This post has been edited by Valium on April 29, 2011 08:04 am
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Radub
Posted: April 29, 2011 08:43 am
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QUOTE (Valium @ April 29, 2011 08:02 am)

regarding the difference between romanian and aromanian, I'm not quite sure the differences are such big for almost a thousand years of isolation: as I know, the english from 15-16 cnt hardly could be understand by today english.

Medieval Romanian is the same - in fact is extremely similar to Aromanian. Try this: http://www.scribd.com/doc/49321826/Miron-C...-Tarii-Moldovei

Modern Romanian was finally standardised when Cuza initiated his education reform.
Here is some interesting reading http://altmarius.ning.com/profiles/blog/sh...source=activity

HTH
Radu
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Valium
Posted: April 29, 2011 09:12 am
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I could understand Letopisetul tarii moldovei, even the phrases are archaic-is right you have to read it slowly, and carefully
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Radub
Posted: April 29, 2011 09:42 am
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QUOTE (Valium @ April 29, 2011 09:12 am)
I could understand Letopisetul tarii moldovei, even the phrases are archaic-is right you have to read it slowly, and carefully

:D I serioulsy doubt that you read all 2oo+ pages :lol:
Read more, go deeper. You will go across entire paragraphs where you will have no idea what is being said. Of course you can deduce the gist of it, but you have to admit that the language used is not al all like modern Romanian. You will not be able to buy a loaf of bread using that kind of language.

But even so, what you are reading there is a version of the text in Latin alphabet. Try to read the original in Cyrillic. (Google it, there are photos on the net).

Old Romanian is almost a completely different language. Try to go to Stefan cel Mare's grave and try to read what is carved into his grave stone. Go to any old church and try to read the text carved. Are you in Bucharest? Go to Biserica Stavropoleos and try to read the many inscriptions there. You will get a good glimpse of the language spoken in the heart of Bucharest in medieval times.

HTH
Radu
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Valium
Posted: April 29, 2011 10:08 am
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QUOTE (Radub @ April 29, 2011 12:42 pm)
QUOTE (Valium @ April 29, 2011 09:12 am)
I could understand Letopisetul tarii moldovei, even the phrases are archaic-is right you have to read it slowly, and carefully

:D I serioulsy doubt that you read all 2oo+ pages :lol:
Read more, go deeper. You will go across entire paragraphs where you will have no idea what is being said. Of course you can deduce the gist of it, but you have to admit that the language used is not al all like modern Romanian. You will not be able to buy a loaf of bread using that kind of language.

But even so, what you are reading there is a version of the text in Latin alphabet. Try to read the original in Cyrillic. (Google it, there are photos on the net).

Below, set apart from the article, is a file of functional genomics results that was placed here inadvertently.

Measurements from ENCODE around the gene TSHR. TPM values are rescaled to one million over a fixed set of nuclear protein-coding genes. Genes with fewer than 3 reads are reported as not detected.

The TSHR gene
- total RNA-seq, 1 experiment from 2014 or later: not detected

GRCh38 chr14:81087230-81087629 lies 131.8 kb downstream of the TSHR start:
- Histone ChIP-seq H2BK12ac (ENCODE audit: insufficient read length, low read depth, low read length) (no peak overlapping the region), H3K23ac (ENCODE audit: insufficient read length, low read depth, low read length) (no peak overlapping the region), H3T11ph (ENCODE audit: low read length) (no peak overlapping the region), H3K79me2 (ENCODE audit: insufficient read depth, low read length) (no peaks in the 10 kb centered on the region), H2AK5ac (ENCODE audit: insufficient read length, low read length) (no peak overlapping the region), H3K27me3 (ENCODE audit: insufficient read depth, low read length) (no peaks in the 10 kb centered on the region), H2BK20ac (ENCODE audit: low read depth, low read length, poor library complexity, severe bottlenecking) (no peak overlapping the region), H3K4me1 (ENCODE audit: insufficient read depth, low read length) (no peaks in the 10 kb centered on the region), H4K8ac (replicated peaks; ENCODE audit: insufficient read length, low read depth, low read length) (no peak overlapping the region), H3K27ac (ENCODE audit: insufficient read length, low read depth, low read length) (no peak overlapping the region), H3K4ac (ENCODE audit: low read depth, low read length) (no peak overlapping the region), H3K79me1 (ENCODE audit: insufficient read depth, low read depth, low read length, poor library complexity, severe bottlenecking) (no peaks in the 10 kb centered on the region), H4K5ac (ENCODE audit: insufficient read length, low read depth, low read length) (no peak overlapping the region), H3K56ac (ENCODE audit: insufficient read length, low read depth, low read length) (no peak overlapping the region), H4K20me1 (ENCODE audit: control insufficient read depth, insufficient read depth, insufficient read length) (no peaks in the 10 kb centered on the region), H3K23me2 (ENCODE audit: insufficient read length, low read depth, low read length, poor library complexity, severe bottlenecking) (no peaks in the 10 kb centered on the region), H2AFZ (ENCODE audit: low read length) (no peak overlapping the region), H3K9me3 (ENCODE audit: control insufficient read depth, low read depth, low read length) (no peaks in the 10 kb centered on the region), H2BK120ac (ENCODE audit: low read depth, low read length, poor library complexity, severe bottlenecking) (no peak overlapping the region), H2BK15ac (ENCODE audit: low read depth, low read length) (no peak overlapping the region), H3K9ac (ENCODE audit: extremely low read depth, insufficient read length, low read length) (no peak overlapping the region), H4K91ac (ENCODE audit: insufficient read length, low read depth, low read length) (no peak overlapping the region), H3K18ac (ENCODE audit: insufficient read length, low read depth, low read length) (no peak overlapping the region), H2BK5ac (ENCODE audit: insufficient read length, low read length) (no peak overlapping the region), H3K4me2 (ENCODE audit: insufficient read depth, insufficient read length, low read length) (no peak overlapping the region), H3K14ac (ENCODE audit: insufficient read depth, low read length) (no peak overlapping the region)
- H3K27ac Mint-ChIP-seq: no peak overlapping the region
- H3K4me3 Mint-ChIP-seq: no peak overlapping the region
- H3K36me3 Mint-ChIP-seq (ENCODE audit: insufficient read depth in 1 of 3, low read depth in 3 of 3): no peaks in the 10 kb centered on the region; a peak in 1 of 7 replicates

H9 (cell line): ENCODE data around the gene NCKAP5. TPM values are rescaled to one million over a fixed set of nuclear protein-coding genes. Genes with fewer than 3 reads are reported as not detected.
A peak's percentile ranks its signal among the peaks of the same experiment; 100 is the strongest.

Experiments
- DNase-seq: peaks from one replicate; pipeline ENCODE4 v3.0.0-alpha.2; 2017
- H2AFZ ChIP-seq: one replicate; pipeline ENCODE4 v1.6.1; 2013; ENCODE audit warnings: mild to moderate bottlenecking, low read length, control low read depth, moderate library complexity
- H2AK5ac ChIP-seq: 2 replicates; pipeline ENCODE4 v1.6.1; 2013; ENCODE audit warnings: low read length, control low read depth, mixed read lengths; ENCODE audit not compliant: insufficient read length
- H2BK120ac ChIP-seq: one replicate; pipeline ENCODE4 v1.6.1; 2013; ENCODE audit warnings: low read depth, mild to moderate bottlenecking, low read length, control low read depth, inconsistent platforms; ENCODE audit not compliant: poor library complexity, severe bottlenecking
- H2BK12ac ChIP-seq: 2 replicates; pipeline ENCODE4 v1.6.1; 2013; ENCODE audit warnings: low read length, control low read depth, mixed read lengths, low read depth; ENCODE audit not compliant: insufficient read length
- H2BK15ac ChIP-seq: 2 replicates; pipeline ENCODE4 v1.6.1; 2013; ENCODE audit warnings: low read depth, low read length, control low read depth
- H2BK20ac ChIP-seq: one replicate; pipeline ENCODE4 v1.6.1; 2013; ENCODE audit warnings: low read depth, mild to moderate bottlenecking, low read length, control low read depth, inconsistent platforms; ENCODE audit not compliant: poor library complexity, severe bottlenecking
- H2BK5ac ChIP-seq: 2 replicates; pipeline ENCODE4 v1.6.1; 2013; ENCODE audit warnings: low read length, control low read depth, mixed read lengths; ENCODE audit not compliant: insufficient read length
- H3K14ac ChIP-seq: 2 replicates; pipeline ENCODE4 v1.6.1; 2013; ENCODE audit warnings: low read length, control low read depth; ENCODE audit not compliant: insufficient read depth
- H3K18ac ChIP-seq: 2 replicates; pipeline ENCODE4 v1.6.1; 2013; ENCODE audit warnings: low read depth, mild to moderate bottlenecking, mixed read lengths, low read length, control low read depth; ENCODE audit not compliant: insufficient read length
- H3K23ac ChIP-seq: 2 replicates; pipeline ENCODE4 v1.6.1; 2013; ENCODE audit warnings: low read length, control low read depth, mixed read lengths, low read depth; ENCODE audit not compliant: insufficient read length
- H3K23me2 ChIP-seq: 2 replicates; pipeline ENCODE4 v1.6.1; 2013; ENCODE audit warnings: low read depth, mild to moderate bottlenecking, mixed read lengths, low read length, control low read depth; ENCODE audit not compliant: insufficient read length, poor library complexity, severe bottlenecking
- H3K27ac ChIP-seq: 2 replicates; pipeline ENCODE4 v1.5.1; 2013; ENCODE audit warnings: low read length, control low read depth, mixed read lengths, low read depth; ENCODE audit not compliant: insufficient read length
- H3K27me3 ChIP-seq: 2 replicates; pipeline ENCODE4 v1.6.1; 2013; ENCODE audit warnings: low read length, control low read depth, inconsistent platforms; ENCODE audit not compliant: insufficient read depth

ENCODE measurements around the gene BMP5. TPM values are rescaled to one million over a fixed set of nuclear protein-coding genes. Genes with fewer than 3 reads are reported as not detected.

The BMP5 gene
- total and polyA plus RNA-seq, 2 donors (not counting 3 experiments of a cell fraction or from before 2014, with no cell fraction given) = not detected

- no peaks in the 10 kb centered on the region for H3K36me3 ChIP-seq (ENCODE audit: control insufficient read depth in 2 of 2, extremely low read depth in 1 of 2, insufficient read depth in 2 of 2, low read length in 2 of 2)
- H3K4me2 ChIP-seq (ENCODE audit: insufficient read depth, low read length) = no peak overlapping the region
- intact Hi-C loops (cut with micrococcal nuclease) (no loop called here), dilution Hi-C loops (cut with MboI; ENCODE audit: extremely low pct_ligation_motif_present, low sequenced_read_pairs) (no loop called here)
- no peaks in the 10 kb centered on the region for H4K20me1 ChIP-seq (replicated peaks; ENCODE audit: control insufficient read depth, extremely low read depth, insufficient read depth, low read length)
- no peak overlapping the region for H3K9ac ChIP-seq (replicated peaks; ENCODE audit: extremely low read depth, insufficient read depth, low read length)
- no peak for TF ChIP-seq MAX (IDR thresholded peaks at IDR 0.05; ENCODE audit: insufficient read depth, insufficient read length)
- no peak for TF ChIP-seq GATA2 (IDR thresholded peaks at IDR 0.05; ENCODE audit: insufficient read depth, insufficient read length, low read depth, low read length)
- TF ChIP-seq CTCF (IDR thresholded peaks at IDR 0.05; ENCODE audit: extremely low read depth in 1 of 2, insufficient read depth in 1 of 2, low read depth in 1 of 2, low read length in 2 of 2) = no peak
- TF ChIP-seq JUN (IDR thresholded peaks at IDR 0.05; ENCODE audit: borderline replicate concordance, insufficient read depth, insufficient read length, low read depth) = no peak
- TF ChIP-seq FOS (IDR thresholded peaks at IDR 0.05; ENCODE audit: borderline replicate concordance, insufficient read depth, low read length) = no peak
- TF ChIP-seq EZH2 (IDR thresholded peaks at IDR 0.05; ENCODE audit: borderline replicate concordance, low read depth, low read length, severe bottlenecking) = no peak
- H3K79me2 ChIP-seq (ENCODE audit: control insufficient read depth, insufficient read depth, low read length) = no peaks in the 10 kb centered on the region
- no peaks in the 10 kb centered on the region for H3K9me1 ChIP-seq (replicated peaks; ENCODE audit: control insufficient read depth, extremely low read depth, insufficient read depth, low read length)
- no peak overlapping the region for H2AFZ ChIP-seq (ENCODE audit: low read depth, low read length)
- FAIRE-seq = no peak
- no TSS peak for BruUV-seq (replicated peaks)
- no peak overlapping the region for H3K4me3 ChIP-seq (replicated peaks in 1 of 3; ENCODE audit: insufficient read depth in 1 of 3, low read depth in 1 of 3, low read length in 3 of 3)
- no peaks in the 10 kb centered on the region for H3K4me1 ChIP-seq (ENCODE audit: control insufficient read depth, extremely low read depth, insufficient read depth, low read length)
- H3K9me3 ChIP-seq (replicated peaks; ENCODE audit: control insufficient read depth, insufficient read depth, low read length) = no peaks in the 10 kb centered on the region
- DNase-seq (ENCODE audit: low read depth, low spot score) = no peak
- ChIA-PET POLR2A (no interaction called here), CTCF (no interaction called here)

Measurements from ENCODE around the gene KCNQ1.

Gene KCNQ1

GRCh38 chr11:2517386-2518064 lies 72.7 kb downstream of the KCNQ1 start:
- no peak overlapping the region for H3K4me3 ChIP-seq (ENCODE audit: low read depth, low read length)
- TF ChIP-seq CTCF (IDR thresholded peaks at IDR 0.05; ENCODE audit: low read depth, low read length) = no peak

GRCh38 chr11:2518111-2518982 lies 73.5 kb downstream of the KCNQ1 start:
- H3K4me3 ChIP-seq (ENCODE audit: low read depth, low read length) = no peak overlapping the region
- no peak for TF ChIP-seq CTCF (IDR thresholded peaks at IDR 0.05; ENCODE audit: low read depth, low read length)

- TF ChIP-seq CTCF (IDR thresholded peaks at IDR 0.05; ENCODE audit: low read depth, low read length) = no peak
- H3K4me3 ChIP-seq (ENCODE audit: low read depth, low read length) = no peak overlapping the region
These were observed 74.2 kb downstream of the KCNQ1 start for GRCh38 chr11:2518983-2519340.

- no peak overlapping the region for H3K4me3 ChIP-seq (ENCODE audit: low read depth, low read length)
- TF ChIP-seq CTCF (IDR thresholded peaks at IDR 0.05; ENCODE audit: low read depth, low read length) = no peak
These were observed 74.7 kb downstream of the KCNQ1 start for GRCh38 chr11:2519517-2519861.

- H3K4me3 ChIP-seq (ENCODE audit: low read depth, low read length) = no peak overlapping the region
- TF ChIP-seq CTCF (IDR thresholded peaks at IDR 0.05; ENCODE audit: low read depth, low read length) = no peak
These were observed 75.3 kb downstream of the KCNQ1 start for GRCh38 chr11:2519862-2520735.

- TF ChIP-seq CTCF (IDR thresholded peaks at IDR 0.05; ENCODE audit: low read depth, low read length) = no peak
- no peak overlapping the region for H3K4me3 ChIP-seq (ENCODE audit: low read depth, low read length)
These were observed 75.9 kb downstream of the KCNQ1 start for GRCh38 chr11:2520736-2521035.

Old Romanian is almost a completely different language. Try to go to Stefan cel Mare's grave and try to read what is carved into his grave stone. Go to any old church and try to read the text carved. Are you in Bucharest? Go to Biserica Stavropoleos and try to read the many inscriptions there. You will get a good glimpse of the language spoken in the heart of Bucharest in medieval times.

HTH
Radu

I am from Pitesti. Piece of cake:you could give me an example in kirilic, and bellow replacing kirilic with latin characters-i don't know kirilic
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Radub
Posted: April 29, 2011 10:25 am
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QUOTE (Valium @ April 29, 2011 10:08 am)
I am from Pitesti. Piece of cake:you could give me an example in kirilic, and bellow replacing kirilic with latin characters-i don't know kirilic

But you see... I have nothing to "prove" to you. This is not a whim (moft ;-) ) of my own. You can do your own research and find on your own old Romanian texts and try to read them for yourself. You do not need my help or guidance. You must find for yourself whether old Romanian is the same as modern Romanian. A visit to your local history museum is a good start.
Radu
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Valium
Posted: April 29, 2011 10:42 am
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QUOTE (Radub @ April 29, 2011 01:25 pm)
QUOTE (Valium @ April 29, 2011 10:08 am)
I am from Pitesti. Piece of cake:you could give me an example in kirilic, and bellow replacing kirilic with latin characters-i don't know kirilic

But you see... I have nothing to "prove" to you. This is not a whim (moft ;-) ) of my own. You can do your own research and find on your own old Romanian texts and try to read them for yourself. You do not need my help or guidance. You must find for yourself whether old Romanian is the same as modern Romanian. A visit to your local history museum is a good start.